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Buried government report calls for overdue reform of alcohol advertising


An expert report, buried by the Commonwealth Government for over a year has called for far-reaching changes to the rules governing alcohol advertising.

Among its 30 recommendations, the report calls for the loophole that currently allows the advertising of alcohol before 8:30pm during live sport broadcasts on weekends and public holidays to be closed, and for Pay TV alcohol advertising practices be brought into line with free to air TV.

Still yet to be formally released, the Australian National Preventive Health Agency (ANPHA) final report, Alcohol advertising: The effectiveness of current regulatory codes in addressing community concern, was obtained by the Foundation for Alcohol Research and Education (FARE) under a freedom of information request.

FARE Chief Executive, Michael Thorn, says it is inexcusable that the government attempted to bury the report at a time when the industry is actively moving to expose children to even greater levels of alcohol advertising.

“The expert report confirms what we already know. The current system is broken. The loophole that increases children’s exposure to alcohol advertising is the most glaring and egregious shortcoming, but is far from the only failing of the current system. It’s disappointing, but perhaps not surprising that while Free TV Australia  actively lobby to allow for even greater alcohol advertising, the government sat on its hands and did its best to keep this report buried,” Mr Thorn said.

The comprehensive report, handed to the Commonwealth Government in April 2014, includes a total of 30 recommendations. Among those, a call for government to legislate to control alcohol advertising and marketing if industry fails to voluntarily remove the live sports broadcast exemption.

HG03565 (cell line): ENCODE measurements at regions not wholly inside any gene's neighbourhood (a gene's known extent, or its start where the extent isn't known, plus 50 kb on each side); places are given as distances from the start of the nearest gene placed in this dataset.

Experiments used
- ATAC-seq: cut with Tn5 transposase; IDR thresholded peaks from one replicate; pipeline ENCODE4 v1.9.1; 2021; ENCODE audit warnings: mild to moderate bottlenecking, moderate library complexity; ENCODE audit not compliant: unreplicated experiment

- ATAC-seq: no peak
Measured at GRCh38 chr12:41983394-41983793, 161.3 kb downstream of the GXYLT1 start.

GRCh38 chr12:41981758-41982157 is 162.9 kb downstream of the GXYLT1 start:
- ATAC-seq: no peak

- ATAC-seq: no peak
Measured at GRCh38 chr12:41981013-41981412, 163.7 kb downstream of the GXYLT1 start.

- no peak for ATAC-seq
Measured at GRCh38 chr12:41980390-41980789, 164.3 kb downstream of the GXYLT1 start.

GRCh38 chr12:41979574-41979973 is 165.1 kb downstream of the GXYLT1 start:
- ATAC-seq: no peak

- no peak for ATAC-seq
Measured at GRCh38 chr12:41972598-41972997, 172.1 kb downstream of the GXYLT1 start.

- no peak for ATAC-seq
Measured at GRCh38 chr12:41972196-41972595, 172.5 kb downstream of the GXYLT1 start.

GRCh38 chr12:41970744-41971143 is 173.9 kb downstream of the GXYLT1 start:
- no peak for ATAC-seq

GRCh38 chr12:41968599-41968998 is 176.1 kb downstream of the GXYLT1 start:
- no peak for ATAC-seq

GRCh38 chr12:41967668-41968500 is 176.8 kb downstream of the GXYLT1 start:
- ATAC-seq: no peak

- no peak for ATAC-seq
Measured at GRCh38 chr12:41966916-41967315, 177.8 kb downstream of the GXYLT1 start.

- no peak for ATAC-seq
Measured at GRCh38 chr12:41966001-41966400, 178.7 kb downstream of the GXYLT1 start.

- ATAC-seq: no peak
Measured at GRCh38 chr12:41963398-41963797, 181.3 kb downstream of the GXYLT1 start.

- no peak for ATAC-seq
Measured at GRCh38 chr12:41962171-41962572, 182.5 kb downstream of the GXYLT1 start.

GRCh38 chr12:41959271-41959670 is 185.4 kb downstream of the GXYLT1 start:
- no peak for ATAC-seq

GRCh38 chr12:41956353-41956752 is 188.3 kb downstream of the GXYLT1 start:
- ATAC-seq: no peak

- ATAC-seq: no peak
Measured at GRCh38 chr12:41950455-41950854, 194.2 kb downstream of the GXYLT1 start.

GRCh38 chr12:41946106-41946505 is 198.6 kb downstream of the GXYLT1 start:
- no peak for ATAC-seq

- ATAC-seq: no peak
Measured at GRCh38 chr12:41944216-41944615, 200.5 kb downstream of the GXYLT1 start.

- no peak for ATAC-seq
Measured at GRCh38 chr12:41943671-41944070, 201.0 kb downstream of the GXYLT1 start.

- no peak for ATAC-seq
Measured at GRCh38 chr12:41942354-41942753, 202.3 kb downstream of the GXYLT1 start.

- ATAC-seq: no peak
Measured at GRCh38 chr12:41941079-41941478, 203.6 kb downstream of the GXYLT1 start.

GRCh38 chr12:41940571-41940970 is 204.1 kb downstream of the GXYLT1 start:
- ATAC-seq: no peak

“ANPHA recommended the industry be given twelve months to get its own house in order, to close the alcohol advertising loophole and to implement far reaching reform of the industry’s Alcohol Beverages Advertising Code. Failing that – and make no mistake, to date the industry has categorically failed – ANPHA recommended that government legislate to control alcohol advertising and marketing,” Mr Thorn said.

Mr Thorn says despite the delay of 17 months, the report’s release comes at a critical juncture and repeated his call for a government-instigated review to resolve the failings of the current self-regulatory regime.

“The current self-regulatory framework is failing our children. It’s leaving them exposed to harmful alcohol advertising.  More damning, is industry’s efforts to weaken that framework further. With Free TV signalling the intention to further weaken their own code, it is now time for government to admit that in its current form, Australia’s alcohol advertising and marketing regulations are providing inadequate protection to our children, and to signal its intention to fix this,” Mr Thorn said.

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